Just in case you don't know here's a potted explanation: Take a group of, say, 6 people. One of them runs the game, essentially creating a whole universe (using one of the aforementioned games, or out of his head) and the others become characters within that universe. Unlike other games (and especially unlike the so-called computer "RPGs") in this type of game the players can essentially do anything.

Let's get a little more concrete: the players might be a group of unwilling Assassin Hedgehogs (the result of genetic modification) that have been co-opted into an organisation called Animal Spectrum (as in "Captain Scarlet" but with animals) and go on missions to protect society from zombie terrorists.

Okay, that's a little extreme but a genuine game. Or a bunch of Samurai from medieval Japan escorting their Daimyo to Kyoto, and staying at a village plagued by demons (the Teacher likes running Japanese games).

Or Superheroes in Manchester (I first ran that game over 10 years ago). Or Victorian adventurers in the Martian Wilderness. Or outlaws in Sherwood Forest in a Babylon 5/Robin of Sherwood mash-up. Or Time Lords who have forgotten who they are. Or fighting time-travelling Nazis. Or 1960s secret agents like Austin Powers. Or Immortals who discover their world is a computer-generated illusion in a Highlander/Matrix combo. Or in the Wild West with magic.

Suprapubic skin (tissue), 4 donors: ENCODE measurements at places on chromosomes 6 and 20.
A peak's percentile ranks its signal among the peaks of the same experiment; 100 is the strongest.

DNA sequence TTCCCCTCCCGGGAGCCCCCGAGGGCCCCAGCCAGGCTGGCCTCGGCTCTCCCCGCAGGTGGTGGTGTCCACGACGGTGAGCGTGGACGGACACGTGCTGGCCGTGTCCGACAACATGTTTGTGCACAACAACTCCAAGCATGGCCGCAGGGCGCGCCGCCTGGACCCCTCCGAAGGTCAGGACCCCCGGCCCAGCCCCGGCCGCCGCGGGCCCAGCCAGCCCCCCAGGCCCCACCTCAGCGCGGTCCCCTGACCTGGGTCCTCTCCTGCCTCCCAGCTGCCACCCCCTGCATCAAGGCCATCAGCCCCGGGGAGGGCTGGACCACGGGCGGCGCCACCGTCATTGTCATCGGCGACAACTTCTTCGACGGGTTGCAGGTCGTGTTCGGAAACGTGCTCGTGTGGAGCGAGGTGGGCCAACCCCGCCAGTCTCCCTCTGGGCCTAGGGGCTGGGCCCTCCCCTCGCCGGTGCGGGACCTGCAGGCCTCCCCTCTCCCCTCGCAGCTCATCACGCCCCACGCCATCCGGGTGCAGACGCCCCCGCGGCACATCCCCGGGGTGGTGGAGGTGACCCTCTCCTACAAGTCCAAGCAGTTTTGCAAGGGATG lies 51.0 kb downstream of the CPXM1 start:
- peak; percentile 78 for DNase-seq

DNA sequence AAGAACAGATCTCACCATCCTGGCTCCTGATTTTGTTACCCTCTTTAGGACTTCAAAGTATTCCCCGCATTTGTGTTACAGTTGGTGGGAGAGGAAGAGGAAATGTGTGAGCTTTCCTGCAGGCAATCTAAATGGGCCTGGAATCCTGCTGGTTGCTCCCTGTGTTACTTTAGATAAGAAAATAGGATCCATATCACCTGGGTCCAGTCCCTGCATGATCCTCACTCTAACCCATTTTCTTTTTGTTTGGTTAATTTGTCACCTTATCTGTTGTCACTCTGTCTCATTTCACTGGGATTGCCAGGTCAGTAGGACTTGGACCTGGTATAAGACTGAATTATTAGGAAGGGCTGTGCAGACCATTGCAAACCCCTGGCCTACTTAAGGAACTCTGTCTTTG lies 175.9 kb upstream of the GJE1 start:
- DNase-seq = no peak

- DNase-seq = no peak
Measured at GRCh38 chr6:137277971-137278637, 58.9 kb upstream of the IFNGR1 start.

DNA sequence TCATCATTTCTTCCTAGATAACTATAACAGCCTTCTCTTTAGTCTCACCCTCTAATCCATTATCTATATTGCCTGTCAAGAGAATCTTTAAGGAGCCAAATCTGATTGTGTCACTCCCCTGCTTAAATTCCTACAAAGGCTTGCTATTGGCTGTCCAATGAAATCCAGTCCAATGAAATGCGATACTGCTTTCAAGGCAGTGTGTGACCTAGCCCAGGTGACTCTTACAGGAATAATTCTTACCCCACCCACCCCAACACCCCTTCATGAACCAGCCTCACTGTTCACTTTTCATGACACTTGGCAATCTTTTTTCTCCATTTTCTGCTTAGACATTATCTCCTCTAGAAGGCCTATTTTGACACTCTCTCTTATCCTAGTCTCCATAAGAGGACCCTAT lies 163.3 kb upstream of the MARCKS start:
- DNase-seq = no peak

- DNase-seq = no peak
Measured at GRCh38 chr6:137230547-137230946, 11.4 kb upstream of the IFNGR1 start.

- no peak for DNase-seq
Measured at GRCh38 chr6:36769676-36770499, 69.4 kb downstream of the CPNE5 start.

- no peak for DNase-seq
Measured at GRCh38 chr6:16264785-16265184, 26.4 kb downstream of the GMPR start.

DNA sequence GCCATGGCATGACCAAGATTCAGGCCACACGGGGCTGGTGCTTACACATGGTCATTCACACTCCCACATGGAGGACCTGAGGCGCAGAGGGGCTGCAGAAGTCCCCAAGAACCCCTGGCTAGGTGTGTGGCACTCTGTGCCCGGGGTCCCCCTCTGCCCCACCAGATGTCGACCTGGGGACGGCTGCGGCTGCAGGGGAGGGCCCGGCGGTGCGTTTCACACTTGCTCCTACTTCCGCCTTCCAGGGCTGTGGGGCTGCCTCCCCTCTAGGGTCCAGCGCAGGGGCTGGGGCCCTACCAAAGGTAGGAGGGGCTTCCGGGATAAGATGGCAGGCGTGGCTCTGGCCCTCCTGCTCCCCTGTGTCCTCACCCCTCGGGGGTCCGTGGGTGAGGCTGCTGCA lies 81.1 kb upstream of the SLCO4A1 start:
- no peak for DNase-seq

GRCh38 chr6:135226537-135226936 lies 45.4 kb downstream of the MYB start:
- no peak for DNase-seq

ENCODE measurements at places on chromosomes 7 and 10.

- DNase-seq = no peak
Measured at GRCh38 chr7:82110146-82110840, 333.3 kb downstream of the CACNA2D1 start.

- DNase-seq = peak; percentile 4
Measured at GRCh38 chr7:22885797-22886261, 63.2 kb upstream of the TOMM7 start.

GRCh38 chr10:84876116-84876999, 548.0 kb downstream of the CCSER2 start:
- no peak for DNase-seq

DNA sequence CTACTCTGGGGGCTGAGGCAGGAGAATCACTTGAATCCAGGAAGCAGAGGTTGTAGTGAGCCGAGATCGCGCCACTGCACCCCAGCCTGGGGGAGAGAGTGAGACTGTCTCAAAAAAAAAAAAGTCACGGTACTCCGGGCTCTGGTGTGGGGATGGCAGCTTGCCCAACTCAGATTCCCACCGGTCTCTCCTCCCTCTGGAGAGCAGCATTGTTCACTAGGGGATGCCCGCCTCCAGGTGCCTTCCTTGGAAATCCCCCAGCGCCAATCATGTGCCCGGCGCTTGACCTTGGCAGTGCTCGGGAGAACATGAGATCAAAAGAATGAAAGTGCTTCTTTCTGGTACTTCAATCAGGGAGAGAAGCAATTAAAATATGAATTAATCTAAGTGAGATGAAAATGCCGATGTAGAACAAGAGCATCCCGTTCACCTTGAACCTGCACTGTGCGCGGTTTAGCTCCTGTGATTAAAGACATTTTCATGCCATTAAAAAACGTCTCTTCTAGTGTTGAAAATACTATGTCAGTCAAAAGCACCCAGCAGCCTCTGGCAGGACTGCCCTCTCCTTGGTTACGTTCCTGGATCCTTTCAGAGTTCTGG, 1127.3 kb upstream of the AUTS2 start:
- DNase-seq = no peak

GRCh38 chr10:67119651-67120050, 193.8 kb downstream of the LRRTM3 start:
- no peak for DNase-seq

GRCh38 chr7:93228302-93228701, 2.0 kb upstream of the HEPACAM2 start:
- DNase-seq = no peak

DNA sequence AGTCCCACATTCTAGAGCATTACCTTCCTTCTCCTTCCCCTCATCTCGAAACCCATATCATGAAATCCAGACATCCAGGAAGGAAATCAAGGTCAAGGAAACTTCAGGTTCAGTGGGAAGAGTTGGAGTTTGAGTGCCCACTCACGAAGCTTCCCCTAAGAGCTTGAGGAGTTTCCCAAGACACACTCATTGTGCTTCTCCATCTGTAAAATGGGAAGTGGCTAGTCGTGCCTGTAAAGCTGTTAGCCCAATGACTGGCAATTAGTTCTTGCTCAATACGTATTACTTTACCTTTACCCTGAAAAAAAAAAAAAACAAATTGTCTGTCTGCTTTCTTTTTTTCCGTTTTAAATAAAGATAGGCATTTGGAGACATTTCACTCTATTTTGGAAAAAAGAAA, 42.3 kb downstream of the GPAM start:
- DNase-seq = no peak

This is a sample of the games that our group have played over the last 25 years. We take turns at running games and go for as much variety as possible. Sometimes we've even been known to play straight D&D as light relief.

Role-playing games are interesting, the role-playing itself is improvisational acting. You get some people who can only play one type of character (regardless of game) - others who are versatile and create different personas.

The person running the game, for the purposes of this blog I'll call him/her the "Referee", is responsible for the game - responsible for creating the environment in which the players can role-play. A good referee can create an excellent experience - and a good referee can do this off the top of his/her head without planning. Planning is a good thing - or at least having a plan is a good thing - being able to respond to the actions of the players is an even more valuable skill.